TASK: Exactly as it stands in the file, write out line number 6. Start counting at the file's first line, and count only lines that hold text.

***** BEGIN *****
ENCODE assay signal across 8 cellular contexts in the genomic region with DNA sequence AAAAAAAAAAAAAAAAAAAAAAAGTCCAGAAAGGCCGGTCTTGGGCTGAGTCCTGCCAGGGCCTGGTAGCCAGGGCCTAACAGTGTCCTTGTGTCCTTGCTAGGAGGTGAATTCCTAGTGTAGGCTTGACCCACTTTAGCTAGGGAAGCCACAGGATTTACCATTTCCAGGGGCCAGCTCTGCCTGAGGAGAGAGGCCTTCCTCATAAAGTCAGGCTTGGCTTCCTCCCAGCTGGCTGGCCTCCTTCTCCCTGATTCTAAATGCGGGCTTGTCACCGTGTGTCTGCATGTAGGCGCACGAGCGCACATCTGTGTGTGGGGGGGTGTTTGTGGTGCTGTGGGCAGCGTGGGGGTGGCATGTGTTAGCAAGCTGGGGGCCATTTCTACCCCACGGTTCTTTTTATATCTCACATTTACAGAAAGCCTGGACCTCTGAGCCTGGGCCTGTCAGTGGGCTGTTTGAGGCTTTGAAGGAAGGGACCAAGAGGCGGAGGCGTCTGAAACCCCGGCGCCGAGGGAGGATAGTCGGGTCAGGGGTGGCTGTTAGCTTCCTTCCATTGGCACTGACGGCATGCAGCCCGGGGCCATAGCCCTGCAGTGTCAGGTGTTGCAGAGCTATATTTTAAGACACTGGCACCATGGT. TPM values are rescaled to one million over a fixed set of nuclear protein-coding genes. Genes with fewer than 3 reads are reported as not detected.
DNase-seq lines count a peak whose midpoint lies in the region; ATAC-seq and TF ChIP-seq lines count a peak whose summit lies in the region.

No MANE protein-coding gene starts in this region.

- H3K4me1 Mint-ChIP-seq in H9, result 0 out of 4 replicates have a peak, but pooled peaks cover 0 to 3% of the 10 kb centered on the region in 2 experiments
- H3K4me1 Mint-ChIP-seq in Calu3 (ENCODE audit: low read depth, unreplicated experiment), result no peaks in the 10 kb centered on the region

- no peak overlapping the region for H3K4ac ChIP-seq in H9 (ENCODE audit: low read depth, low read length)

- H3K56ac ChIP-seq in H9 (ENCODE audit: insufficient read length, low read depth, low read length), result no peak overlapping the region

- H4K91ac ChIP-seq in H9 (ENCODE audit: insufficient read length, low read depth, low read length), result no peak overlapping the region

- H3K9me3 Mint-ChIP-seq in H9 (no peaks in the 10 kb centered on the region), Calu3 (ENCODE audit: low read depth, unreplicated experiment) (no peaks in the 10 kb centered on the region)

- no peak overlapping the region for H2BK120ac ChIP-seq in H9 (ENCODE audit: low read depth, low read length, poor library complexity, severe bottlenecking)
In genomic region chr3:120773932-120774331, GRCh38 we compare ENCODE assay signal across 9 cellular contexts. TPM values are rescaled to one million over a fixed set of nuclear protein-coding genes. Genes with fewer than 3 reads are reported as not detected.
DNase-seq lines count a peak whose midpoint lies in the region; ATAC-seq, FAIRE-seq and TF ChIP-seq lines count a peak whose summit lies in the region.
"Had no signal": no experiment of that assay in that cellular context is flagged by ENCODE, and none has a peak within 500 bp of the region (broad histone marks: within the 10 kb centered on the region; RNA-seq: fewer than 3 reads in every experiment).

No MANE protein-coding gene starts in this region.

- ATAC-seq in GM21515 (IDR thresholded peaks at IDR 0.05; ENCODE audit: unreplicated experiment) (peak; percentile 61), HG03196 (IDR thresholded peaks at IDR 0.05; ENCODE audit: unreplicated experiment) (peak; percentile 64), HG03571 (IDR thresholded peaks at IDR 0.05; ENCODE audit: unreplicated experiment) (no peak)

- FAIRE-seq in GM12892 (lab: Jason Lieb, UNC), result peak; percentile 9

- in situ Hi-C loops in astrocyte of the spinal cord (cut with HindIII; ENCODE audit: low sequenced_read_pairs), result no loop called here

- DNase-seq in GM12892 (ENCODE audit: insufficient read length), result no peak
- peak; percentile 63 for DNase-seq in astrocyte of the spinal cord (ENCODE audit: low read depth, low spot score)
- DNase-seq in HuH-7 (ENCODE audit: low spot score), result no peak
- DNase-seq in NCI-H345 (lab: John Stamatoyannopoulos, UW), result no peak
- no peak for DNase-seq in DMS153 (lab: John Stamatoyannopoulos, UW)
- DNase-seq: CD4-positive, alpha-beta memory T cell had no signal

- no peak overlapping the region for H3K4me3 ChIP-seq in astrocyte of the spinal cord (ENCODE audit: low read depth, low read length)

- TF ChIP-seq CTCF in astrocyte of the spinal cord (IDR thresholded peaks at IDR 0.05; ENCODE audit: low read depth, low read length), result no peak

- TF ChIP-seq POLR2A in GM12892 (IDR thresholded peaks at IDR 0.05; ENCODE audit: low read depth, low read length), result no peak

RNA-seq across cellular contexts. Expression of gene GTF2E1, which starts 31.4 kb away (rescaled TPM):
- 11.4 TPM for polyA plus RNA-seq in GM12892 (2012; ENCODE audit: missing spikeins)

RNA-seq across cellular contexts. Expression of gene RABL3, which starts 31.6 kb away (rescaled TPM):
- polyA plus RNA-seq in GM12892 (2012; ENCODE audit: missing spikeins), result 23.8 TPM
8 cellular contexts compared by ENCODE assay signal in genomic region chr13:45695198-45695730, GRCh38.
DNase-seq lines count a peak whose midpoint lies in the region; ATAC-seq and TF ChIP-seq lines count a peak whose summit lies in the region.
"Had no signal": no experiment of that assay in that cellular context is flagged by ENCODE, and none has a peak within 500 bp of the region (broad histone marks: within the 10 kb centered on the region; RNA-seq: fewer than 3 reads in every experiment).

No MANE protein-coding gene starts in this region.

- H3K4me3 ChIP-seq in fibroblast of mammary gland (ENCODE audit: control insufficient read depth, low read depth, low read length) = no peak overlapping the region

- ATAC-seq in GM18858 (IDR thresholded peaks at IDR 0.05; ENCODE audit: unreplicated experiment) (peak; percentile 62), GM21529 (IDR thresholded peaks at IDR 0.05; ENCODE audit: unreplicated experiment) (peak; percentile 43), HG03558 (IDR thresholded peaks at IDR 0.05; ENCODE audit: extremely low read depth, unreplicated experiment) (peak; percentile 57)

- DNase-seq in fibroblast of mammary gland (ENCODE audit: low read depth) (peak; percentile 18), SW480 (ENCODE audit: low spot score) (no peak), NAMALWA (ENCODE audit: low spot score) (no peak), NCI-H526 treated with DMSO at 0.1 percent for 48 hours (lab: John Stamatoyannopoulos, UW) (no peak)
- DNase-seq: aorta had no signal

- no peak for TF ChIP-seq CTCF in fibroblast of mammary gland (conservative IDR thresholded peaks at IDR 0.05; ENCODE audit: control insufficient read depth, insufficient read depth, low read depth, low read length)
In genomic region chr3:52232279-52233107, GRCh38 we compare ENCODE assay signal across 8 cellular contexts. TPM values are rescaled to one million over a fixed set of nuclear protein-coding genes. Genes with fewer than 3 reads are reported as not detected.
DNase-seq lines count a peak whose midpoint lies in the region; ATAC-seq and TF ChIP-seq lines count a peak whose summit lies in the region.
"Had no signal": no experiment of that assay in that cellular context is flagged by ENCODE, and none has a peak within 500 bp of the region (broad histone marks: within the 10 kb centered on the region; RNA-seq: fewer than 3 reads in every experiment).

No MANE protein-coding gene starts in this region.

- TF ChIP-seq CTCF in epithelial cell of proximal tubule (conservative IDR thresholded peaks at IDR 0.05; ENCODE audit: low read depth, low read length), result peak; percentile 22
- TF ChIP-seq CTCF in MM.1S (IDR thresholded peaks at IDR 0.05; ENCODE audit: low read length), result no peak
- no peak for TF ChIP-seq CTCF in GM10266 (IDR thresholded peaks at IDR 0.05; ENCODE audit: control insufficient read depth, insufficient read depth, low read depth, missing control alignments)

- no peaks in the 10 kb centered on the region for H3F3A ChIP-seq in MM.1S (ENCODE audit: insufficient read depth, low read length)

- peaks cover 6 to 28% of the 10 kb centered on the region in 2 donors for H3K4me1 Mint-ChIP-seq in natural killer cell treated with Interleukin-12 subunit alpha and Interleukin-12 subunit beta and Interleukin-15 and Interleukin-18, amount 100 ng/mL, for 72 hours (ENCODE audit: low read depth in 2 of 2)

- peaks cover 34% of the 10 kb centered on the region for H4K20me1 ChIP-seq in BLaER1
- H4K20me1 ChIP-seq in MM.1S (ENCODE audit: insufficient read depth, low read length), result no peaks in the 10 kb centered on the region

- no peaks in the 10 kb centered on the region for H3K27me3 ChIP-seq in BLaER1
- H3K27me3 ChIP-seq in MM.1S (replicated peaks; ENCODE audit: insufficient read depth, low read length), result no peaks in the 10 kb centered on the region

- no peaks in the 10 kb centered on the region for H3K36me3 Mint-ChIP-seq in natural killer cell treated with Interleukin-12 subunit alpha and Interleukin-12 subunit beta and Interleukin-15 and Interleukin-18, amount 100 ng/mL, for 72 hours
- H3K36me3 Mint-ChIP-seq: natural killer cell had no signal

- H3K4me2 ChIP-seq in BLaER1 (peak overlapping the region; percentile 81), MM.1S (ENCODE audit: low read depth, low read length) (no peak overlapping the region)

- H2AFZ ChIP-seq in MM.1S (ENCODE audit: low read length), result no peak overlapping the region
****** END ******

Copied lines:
- no peak overlapping the region for H3K4ac ChIP-seq in H9 (ENCODE audit: low read depth, low read length)